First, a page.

Posted: 19.01.21 at 10:06 by Local Democracy Reporter Jez Hemming
A row that split a “toxic” council cost thousands of pounds, saw resignations and resulted in two councillors being barred from office.
The remarkable story of unrest within Conwy town council began almost four years ago amid rivalries, allegations of bullying and a row over who collected letters for ‘Santa’ from a local school.
It led to resignations, an Ombudsman’s inquiry, thousands of pounds spent on legal fees and husband and wife councillors, Terry James and ex-town mayor Pat Hart, facing a Standards Committee.
The allegations began with a dispute between Cllr Hart and a council employee.
The Standards Committee ruled Cllr Hart and Cllr James breached the code of conduct by not declaring an interest at seven separate meetings involving discussions about council staffing.
Some meetings they attended included discussions about the two employees – former town clerk Helen Barritt and events coordinator Paul Gillbanks – after they issued grievances against the two councillors. It was also found that they failed to leave the room when those meetings took place in 2018.
The Standards Committee hearing also ruled the couple had sought to influence a staff committee on June 14, 2018, which was discussing the outcome of a report into allegations Cllr Hart had bullied Mrs Barritt.
The committee took a “very serious view of the breaches” and noted both councillors “appeared to have a lack of insight” into their actions and the consequences.
It also said there was “a chaotic atmosphere within the town council where procedures may not have been correctly followed” during the time of the breaches but it was both councillors’ responsibility to adhere to the code of conduct.
They were each barred from office by the Standard’s Committee for one month, with the suspension ending on January 1 this year. It also ordered all Conwy town councillors to undergo “code of conduct” training.
The dispute began in May 2017, according to Mrs Barritt, when a secret ballot elected new councillor Tracy Hughes as a council governor for Ysgol Awel y Mynydd, over Cllr James.
It was alleged Cllr Hart attempted to see who voted against her husband and, after being challenged by Mrs Barritt, allegedly said: “I’m the mayor. I can do what I want.”
Cllr Hart, an Local Education Authority (LEA) representative on the school’s board of governors, said: “There was some query as to whether that vote had been carried out correctly. I was the mayor at that time until the end of May, when Cllr Bill Chapman became mayor.
“At no time did I say ‘I’m the mayor, I can do what I want’. I most certainly have never said anything like that at all during my term of office – this is a complete fabrication.”
She also denied trying to find out who had voted in the ballot. Mrs Barritt claimed she was spoken to in a “bullying” way by Cllr Hart and the member was asked to apologise by then-mayor, the late Cllr Bill Chapman.
Letters to Santa
Mediation was arranged between the two women after Cllr Hart refused to apologise. Mrs Barritt said: “All I ever wanted was an apology for the way she had spoken to me. I wrote to Cllr Hart proposing the mediation. She agreed and I contacted the county council to set it up.”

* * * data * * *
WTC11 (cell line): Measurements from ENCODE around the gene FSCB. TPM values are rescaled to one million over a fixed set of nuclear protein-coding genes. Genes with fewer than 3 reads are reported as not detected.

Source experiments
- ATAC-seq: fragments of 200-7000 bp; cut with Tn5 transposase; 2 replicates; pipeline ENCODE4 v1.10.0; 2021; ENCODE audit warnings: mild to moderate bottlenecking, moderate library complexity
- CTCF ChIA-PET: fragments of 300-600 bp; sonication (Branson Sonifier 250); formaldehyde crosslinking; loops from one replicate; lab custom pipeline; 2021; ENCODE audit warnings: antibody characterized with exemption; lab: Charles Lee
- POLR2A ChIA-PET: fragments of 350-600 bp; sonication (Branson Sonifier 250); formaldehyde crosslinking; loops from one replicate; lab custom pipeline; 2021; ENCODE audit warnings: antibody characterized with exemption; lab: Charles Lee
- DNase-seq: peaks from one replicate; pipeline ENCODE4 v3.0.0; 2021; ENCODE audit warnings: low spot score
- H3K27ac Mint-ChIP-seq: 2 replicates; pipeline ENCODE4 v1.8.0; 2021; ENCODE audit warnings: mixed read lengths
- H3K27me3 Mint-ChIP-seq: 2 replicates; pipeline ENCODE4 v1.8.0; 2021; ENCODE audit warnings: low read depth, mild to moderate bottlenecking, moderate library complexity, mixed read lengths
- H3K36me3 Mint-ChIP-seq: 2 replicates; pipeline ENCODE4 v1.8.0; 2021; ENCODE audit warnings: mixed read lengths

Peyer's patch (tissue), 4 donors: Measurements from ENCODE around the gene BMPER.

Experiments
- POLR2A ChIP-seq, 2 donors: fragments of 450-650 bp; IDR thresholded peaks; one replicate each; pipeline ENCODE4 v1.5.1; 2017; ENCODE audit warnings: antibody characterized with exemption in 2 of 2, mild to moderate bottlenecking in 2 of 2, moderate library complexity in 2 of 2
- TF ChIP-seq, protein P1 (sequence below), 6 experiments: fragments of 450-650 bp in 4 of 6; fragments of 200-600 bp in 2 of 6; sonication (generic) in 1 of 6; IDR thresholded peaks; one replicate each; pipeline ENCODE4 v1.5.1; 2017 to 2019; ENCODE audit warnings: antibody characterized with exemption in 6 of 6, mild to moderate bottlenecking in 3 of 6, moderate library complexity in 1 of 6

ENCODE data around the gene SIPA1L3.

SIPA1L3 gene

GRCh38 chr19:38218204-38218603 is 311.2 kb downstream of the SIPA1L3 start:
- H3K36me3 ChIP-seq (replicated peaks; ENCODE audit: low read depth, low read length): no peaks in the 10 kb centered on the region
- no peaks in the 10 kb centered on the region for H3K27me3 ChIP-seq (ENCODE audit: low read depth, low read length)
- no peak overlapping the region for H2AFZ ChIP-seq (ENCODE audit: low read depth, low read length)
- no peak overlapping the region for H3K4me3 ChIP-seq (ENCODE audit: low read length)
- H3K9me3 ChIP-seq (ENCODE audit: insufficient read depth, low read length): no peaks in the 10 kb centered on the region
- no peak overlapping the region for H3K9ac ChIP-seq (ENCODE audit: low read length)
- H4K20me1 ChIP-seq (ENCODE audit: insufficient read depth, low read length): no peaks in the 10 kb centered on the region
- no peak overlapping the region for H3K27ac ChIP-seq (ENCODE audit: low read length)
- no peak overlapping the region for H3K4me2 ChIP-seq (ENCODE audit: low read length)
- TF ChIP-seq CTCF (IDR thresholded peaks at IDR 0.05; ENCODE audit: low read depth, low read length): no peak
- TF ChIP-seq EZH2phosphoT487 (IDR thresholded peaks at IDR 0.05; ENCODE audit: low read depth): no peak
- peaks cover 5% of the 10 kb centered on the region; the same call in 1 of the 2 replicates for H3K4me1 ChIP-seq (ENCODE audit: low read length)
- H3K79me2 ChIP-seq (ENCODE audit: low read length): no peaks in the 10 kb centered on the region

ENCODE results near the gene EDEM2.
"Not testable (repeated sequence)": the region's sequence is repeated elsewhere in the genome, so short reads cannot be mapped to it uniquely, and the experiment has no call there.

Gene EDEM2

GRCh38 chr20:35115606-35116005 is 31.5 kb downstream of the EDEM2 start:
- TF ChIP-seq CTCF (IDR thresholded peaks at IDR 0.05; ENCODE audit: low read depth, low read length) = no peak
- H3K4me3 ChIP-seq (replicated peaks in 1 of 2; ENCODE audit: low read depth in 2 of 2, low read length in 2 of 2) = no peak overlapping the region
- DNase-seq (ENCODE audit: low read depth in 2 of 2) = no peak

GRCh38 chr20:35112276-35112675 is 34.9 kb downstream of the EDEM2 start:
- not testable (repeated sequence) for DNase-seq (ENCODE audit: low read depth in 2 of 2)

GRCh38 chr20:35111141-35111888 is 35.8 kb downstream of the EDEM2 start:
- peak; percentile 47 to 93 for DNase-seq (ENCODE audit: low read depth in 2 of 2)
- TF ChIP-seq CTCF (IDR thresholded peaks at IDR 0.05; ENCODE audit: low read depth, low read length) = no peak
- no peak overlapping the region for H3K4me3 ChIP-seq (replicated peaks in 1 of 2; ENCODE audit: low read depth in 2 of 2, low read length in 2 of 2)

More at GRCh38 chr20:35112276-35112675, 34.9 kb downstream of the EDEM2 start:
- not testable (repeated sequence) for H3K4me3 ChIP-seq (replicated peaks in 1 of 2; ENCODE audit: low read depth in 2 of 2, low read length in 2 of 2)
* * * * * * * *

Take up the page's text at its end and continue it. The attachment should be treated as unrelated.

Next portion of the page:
However the relationship broke down further, and Mrs Barritt pursued a grievance against her instead.
Cllr Hart and Cllr Tracy Hughes clashed over collecting letters to Santa from Ysgol Awel y Mynydd in December 2017. It was customary for the council’s representative on the school’s board of governors to deal with them.
Cllr Hart said she would do it but was reminded it was Cllr Hughes’ responsibility. This, according to Mrs Barritt and former councillor Hughes, upset Cllr Hart and cemented the rift – a claim Cllr Hart also denies.
There were three conflicting, internal reports conducted into allegations Cllr Hart “bullied” Mrs Barritt. One alone cost £6,000. Cllr Hart strongly denied the allegations, and eventually the Public Services Ombudsman for Wales was called in.
He ruled: “I do not believe there is a case for Cllr Hart to answer, and I have decided that this case does not merit further action in the public interest.”
Yet Mrs Barritt also complained Cllr Hart had breached the code of conduct. In addition Mr Gillbanks triggered an Ombudsman’s inquiry into Cllr James, claiming he had breached it too by not declaring prejudicial interests at staff committee meetings.
About Cllr Hart, the Ombudsman concluded: “Councillor Hart’s statements at interview cannot be reconciled with the other evidence available.”
With regard to Cllr James, he said: “…at interview he maintained that he had not, in his view, breached the code at any of these meetings.”
He then directed the matter to Conwy County Council’s Standards Committee.
Cllr Tracy Hughes has left the council, citing the “toxic atmosphere”.
Mrs Barritt took up a part-time finance role with the body but has also now moved on.
Cllrs Hart and Cllr James continue to maintain they were the victims of a “hate campaign” against them and are back as councillors.
Current mayor Cllr Emma Leighton-Jones welcomes the recommendation of training for all members and hopes everyone can move on.
She told the Local Democracy Reporting Service (LDRS): “We are just waiting for the training to be put together.
“Speaking as mayor and chair of the council I’m pleased the Standards Committee is taking an interest.
“I’m really happy they’re providing training and helping us move forward – I’m more than happy.”